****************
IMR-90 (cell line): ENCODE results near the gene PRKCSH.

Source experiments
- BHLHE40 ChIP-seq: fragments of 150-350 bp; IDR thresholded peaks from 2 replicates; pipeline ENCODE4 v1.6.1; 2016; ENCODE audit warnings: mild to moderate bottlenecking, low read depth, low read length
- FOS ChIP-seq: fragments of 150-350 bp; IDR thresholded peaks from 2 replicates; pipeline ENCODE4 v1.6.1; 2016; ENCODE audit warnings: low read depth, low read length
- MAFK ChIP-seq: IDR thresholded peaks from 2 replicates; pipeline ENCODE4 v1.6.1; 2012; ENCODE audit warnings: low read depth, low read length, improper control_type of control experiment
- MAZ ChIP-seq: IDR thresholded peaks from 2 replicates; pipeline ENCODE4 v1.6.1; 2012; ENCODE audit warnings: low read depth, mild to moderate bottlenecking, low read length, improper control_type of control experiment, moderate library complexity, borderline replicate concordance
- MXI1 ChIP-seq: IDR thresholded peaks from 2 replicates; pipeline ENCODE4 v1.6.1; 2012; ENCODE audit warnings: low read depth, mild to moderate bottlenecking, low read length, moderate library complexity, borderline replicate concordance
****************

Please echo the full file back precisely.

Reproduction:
IMR-90 (cell line): ENCODE results near the gene PRKCSH.

Source experiments
- BHLHE40 ChIP-seq: fragments of 150-350 bp; IDR thresholded peaks from 2 replicates; pipeline ENCODE4 v1.6.1; 2016; ENCODE audit warnings: mild to moderate bottlenecking, low read depth, low read length
- FOS ChIP-seq: fragments of 150-350 bp; IDR thresholded peaks from 2 replicates; pipeline ENCODE4 v1.6.1; 2016; ENCODE audit warnings: low read depth, low read length
- MAFK ChIP-seq: IDR thresholded peaks from 2 replicates; pipeline ENCODE4 v1.6.1; 2012; ENCODE audit warnings: low read depth, low read length, improper control_type of control experiment
- MAZ ChIP-seq: IDR thresholded peaks from 2 replicates; pipeline ENCODE4 v1.6.1; 2012; ENCODE audit warnings: low read depth, mild to moderate bottlenecking, low read length, improper control_type of control experiment, moderate library complexity, borderline replicate concordance
- MXI1 ChIP-seq: IDR thresholded peaks from 2 replicates; pipeline ENCODE4 v1.6.1; 2012; ENCODE audit warnings: low read depth, mild to moderate bottlenecking, low read length, moderate library complexity, borderline replicate concordance